Climate change is also affecting social and other environmental determinants of health – clean air, safe drinking water, sufficient food, and secure shelter, according to engineer Bonifacio Magtibay of the World Health Organization in the Philippines.

Magtibay said the WHO projects that between 2030 and 2050, climate change is expected to cause approximately 250,000 additional deaths per year, due to malnutrition, malaria, diarrhea and heat stress.

Climate change’s direct damage cost to health is also estimated to be between $2 to 4 billion per year by 2030.

Magtibay added that areas with weak health infrastructure – mostly in developing countries like the Philippines – will be the least able to cope with climate change without assistance to prepare and respond.

In the past years, the WHO has worked with different government agencies in the country to raise awareness about climate change’s impact to public health. The WHO has created programs focused on health emergency and water safety, considering that water sources and water quality are affected by climate change and disasters.

In the next two years, WHO will focus its climate change support to health care facilities by “greening” hospitals, ensuring that greenhouse gas emissions are curbed and the physical structure is safe from disaster, said Magtibay.

Meanwhile, health will also be the key theme in this year’s Conference of the Parties (COP 23) to the United Nations Convention on Climate Change (UNFCCC) in Bonn, Germany. (READ: Children’s health in peril as climate impacts escalate in PH)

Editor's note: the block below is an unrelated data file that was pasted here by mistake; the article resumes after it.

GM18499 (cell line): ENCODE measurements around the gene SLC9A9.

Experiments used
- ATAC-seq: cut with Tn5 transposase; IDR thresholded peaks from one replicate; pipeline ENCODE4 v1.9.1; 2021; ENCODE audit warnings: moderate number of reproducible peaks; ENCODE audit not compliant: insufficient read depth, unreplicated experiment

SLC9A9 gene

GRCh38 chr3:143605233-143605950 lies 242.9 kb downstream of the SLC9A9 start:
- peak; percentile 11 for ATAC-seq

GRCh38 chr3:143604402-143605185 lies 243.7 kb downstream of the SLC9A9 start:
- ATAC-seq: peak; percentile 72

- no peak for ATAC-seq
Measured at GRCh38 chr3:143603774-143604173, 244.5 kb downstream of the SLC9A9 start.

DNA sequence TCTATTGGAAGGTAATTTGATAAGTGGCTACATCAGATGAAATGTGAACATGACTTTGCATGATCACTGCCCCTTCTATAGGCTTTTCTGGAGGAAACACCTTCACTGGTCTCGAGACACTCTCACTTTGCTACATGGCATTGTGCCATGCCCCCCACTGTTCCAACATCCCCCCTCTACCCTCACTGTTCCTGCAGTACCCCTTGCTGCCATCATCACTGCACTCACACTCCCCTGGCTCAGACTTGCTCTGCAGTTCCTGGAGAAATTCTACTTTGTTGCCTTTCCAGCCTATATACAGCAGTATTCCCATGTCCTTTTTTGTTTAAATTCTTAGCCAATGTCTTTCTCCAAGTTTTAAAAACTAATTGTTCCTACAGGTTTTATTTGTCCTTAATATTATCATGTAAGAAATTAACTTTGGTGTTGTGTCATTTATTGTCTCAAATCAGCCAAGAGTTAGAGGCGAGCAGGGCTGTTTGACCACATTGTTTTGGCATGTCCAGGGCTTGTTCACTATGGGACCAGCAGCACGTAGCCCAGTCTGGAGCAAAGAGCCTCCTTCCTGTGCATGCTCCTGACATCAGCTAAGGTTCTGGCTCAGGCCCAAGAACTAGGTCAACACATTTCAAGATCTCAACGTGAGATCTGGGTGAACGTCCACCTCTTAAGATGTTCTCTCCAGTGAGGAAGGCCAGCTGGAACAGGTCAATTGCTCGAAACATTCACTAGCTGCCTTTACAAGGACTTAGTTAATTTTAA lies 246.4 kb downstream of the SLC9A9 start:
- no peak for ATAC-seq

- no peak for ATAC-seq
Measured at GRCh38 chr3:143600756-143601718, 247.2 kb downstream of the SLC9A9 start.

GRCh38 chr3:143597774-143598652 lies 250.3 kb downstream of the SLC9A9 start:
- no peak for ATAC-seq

The COP 23 will start two days before the 4th anniversary of super typhoon Yolanda. In the conference, governments will convene to discuss the next steps after the 2015 Paris Climate Agreement, in which the Philippines is one of the signatory.

In the 4th year of Yolanda and on his 24th birthday, Bret has 3 wishes.

First, is for the victims to finally heal from the disaster. Second, is for the victims to finally get what was promised to them. And lastly, for the government to step up its effort in mitigating and adapting to climate change, so that impacts of monstrous disaster like Yolanda will not happen again.– Rappler.com

Karen Bermejo is a freelance journalist based in Boracay Island, Aklan, Philippines. She is a 2017 Southeast Asia Fellow for Climate Tracker, a global network of climate journalists.